Were that to happen either openly, or in some indiect way devolved to individual bishops, the Church would split into profound schism. The faction maintaining Catholic doctrine would continue to be the Catholic Church and the other would not.

  7. iteadthomam says:

    Jacobi:

    That seems to be a problematic view because if the Pope is on the wrong side, then that means the Catholic Church would no longer be in communion with the Pope, which is a contradiction. Plus, that seems to be what the Orthodox argue. They say the Pope has erred so the Catholic Church is not the one in union with the Pope.

  8. jacobi says:

    Iteadthoman,

    I don’t know if it is a problem, but it is certainly a nightmare which is now in the minds of an increasing numberof loyal, intelligent, educated, orthodox catholics, clergy and lay who a couple of years ago would have fallen off their chairs laughing if any one had suggested that.

    By the way this matter, surprisingly, has been looked into by many writers I have recently found out. I think the technical answer is that the in such a case the Pope would no longer be in union with the Church, which cannot err.

    Recommend the paper by Michael Davies “A Heretical Pope?”, and that by Fr Georges de Nantes, “the Question of Papal heresy Schism and Scandal”. Apparently there have been up to five popes accused of heresy.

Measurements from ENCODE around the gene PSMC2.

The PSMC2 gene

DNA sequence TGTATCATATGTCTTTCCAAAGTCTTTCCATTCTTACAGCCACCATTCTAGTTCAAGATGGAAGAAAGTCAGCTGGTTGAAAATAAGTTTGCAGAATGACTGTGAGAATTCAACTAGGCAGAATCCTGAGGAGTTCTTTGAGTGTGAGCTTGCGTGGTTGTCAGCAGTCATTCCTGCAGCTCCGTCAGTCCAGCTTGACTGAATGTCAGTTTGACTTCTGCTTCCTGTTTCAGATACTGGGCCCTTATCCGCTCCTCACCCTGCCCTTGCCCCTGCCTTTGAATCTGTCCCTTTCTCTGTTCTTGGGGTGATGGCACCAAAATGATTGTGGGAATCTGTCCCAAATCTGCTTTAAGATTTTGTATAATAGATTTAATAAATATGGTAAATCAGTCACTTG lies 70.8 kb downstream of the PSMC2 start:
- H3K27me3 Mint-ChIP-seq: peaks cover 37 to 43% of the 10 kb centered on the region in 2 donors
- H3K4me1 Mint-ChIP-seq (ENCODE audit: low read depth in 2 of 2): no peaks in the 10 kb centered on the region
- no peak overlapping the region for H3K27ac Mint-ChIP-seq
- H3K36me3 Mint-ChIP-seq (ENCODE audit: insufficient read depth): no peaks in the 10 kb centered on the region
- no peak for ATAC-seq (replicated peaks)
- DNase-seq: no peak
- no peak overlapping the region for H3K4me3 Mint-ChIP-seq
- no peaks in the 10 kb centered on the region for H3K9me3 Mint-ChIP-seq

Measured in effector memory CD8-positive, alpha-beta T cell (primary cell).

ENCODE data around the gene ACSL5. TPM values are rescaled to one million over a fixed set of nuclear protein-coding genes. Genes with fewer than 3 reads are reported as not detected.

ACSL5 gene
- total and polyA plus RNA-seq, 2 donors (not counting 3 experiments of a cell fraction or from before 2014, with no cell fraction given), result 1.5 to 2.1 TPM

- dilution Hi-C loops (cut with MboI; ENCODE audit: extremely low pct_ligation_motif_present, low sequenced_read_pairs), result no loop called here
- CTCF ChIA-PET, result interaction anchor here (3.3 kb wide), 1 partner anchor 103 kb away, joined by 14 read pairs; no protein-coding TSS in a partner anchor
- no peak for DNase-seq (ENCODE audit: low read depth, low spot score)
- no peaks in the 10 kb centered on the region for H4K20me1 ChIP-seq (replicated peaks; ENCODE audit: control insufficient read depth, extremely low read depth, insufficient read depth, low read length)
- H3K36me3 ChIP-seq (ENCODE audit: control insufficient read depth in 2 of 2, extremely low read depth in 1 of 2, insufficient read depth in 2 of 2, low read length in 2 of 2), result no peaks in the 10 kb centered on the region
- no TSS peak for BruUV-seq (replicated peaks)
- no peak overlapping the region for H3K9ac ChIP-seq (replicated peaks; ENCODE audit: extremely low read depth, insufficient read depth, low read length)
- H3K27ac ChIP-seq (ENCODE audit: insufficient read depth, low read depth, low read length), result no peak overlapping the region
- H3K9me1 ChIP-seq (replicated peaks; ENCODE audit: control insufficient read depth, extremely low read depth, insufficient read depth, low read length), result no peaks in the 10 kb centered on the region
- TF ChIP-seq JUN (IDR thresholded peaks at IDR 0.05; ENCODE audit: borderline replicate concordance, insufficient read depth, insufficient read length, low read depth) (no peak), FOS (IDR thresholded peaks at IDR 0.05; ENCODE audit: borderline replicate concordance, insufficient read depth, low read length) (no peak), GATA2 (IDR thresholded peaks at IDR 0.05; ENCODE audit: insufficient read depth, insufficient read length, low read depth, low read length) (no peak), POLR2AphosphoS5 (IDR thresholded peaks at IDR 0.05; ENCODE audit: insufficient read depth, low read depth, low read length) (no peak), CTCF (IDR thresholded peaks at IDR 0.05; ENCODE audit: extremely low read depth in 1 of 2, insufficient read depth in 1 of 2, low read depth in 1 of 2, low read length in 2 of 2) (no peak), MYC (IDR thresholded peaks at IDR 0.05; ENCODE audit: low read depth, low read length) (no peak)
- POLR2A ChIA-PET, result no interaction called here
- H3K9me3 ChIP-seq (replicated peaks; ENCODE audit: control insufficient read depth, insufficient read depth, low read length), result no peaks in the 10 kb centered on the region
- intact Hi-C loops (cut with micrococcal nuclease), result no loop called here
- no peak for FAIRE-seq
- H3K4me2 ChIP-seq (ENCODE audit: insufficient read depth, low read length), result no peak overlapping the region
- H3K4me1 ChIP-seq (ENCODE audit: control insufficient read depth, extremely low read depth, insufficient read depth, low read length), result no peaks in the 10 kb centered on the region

Strongly recommend you do not stay up reading too late and that you have a stout whisky to help you sleep!

  9. Charles E Flynn says:

    Here are some more details about the forthcoming book-length interview with Cardinal Mueller:
    Cardinal Mueller’s book-long interview emphasizes indissolubility of the marriage

  10. asophist says:

    Ah, but if Francis is not really infallible due to (debated as possible) irregularities of Benedict XVI’s “resignation” (in which Benedict may still hold the charism of infallibility, in which case Francis would not hold it), then he could “pretend” to change Church teaching on the subject, and everybody would either believe he had done so infallibly, or would probable cease to believe in the Catholic Church – if they even cared a fig for what the Pope says. Confusion would reign, even more so than it does now. Just a thought – and not a pleasant one. Or is everything all square, clear, and unquestionable regarding the BXVI “resignation”? (or could Francis be the “bishop in white whom we thought was the pope [in the vision of the 3rd secret of Fatima] .” )

  11. bourgja says:

    Unfortunately, many people *say* that they accept and uphold the teachings of the Church, but for various reasons do not actually do so. Often they have a mistaken view of what the Church teaches, or they (perhaps unintentionally) misrepresent the Church’s position. So the question is whether the parties in question really do accept all 3 of the doctrines that are outlined in the article, as permanent Church teaching.